When compared to seawater samples, the fibers extracted from procedural blanks (n = 161) were significantly thinner (Mann-Whitney U = 1.45 × 10−5, P = 0.0238) but not shorter (Mann-Whitney U = 1.61 × 10−5, P = 0.911). The same was true when considering all basins separately (Table 2), with the exception of the Mediterranean Sea, where fibers were significantly longer and thicker, and the Indian Ocean, where fibers were significantly thicker than those found in the blanks (fig. S3 and table S3).

Micro–Fourier transform infrared (μFTIR) characterization revealed that 91.8% of fibers were natural fibers of animal or plant origin (n = 1984). Most fibers were cellulosics (79.5%), with cotton being the most frequent match (50% of all fibers; n = 992), followed by other plant-based fibers (e.g., viscose, linen, jute, kenaf, hemp, etc.), which accounted together for 29.5% of all fibers (n = 585). A further 12.3% (n = 244) were animal fibers: 11.6% wool and 0.6% silk. Only 8.2% of fibers were synthetic (n = 163). Most plastic fibers were polyester (n = 123; 6.2% of the total), followed by acrylic and nylon (n = 14 each; 0.7%), polypropylene (n = 7; 0.4%), and aramid (n = 5; 0.3%).

The composition of fibers was not homogeneous across ocean basins (χ2 = 46.89, df = 12, P = 9.04 × 10−9). The relative proportion of synthetic fibers increased at higher latitudes, from 6.8% in the Mediterranean to a maximum of 12.6% in Antarctic waters south of 60°S (Fig. 4). A similar pattern was found for animal fibers, whose contribution in the Southern Ocean (14.5%) was almost double that in the Indian Ocean (7.7%) and the Mediterranean Sea (6.3%). There was a corresponding decrease in the occurrence of cellulosic fibers at higher latitudes from a maximum of 86.9% in the Mediterranean to 72.9% in Antarctic waters. The composition of fibers extracted from blank samples (n = 150) was significantly different from seawater samples (χ2 = 7.987, df = 2, P = 0.0092), because of a higher proportion of cellulosic fibers (87.3%) and a shortage of wool fibers (4.7%), but similar content of synthetic fibers (8%). All the synthetic fibers from the Indian Ocean (n = 24) were made of polyester, while polypropylene and aramid were found only in the Mediterranean and in the Southern Ocean, although in low numbers (table S4).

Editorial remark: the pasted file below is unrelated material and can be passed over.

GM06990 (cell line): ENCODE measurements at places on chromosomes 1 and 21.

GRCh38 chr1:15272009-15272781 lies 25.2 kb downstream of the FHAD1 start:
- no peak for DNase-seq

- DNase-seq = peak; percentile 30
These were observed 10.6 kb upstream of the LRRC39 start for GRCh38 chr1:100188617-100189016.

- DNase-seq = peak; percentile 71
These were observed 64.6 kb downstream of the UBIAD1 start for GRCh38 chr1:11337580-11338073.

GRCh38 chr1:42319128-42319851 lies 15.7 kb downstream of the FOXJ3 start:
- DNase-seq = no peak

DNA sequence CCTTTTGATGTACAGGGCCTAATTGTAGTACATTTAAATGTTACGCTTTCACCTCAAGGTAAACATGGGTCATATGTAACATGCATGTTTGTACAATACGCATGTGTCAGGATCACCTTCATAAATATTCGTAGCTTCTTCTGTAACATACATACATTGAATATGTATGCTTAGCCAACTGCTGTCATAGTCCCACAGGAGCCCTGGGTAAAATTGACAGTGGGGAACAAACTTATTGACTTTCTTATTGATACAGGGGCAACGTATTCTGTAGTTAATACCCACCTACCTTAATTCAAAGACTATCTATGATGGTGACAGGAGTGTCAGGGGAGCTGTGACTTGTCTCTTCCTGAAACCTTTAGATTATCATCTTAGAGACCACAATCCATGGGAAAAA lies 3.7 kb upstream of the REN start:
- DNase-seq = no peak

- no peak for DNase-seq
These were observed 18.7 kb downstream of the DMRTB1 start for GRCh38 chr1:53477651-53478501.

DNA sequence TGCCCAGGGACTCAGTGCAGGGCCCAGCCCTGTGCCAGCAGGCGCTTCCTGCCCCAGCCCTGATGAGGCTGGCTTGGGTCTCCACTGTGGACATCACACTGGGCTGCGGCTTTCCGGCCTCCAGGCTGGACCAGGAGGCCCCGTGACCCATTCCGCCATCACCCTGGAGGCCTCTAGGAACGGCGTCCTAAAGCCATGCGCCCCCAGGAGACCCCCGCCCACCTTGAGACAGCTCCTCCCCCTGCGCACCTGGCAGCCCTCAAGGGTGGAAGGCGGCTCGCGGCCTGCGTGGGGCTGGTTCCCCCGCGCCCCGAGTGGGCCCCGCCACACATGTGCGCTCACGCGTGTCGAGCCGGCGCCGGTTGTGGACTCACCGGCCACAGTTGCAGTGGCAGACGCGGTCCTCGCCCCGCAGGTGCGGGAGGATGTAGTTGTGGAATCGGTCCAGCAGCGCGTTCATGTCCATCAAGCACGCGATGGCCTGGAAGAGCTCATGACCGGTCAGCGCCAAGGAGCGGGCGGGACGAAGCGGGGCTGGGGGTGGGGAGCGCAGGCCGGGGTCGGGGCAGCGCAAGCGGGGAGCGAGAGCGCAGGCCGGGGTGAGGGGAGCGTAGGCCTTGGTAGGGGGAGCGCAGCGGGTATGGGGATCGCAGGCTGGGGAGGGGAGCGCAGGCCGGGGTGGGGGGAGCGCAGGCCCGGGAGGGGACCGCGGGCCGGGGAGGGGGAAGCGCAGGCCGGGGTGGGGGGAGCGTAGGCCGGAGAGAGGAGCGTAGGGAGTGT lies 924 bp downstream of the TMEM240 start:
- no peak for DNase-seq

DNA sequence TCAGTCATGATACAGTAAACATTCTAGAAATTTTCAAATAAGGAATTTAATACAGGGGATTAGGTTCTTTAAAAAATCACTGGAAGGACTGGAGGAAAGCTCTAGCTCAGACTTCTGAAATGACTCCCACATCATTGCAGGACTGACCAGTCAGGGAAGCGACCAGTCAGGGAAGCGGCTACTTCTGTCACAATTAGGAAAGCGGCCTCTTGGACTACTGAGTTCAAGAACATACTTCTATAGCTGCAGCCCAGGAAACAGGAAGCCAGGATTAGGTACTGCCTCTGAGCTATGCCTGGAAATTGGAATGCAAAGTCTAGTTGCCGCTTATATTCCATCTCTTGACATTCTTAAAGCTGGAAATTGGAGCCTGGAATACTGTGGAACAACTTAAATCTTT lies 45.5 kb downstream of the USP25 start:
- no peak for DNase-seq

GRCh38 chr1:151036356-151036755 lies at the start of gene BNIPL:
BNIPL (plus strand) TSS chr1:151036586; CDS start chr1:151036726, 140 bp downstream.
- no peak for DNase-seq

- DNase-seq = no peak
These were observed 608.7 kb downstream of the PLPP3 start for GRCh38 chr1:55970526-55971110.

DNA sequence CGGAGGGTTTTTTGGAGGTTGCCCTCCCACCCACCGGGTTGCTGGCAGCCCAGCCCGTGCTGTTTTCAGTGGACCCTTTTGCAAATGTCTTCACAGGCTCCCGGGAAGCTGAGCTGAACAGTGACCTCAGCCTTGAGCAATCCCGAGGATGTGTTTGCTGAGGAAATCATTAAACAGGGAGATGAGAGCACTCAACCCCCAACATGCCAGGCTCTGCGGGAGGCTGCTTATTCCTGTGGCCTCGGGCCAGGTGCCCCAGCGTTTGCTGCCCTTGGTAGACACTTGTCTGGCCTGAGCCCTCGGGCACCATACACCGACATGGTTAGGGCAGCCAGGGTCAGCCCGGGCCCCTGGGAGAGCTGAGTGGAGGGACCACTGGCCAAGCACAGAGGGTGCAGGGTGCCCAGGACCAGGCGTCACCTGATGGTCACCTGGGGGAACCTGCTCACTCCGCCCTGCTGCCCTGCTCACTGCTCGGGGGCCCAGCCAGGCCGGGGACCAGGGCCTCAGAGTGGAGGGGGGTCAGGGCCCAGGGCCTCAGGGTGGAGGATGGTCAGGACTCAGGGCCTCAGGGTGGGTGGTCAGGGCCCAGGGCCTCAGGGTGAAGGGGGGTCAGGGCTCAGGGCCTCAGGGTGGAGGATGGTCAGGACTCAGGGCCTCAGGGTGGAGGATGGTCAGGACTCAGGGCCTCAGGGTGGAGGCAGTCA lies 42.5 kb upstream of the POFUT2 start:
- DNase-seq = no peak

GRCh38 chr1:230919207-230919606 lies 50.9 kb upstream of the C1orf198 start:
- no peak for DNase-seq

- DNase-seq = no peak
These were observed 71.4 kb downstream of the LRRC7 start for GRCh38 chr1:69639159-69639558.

Fig. 4 The composition of the fibers extracted from blank and seawater samples.

Results of the μFTIR analysis showing the composition of all fibers collected in six oceanic basins compared to laboratory blanks (n = 2134 fibers). More details are given in table S4.


Most fibers floating in the world’s oceans are not plastic but dyed cellulose. This is in agreement with recent studies showing that cellulosic fibers account for more than 60–80% of all fibers in seafloor sediments (23, 24), marine organisms (30, 31), wastewater (38), fresh water (26, 27), ice cores (22), and airborne fiber populations (14, 39). Before these studies, cellulosic fibers (natural and regenerated) have been likely included in the synthetic realm by hundreds of studies, inflating “microplastic” counts in both environmental matrices and organisms (7, 40). This error has resulted either from the assumption that all colored fibers are synthetic—although without proper chemical identification, visual identification of synthetic fibers has been criticized (30)—or from the assumption that man-made cellulosic fibers can be considered synthetic and included in microplastic counts because they are extruded and processed industrially (22, 23). A previous large-scale investigation, for instance, reported that 69% of marine fibers were synthetic (21). However, this study was based on the characterization of barely 100 fibers and classified man-made cellulosics in the synthetic category, although it is extremely challenging to distinguish between natural and regenerated cellulose by FTIR techniques (41, 42). Visual and chemometric methods are being developed (43, 44), but the presence of dyes (30), oxidation, and microbial degradation can alter cellulose absorption bands (11, 45), making it very difficult to distinguish natural and man-made cellulose, especially when dealing with environmentally degraded polymers (46). “Semi-synthetic” cellulosics are a readily available source of carbon for microorganisms (11), and their biodegradability seems to be similar to (11), if not faster than, cotton yarns (47), and considerably faster than synthetic polymers such as polyester (45). Therefore, as already highlighted by other authors (7, 46), extruded cellulosics such as viscose/rayon, lyocell, and acetate should not be considered synthetic, irrespective of their origin (42).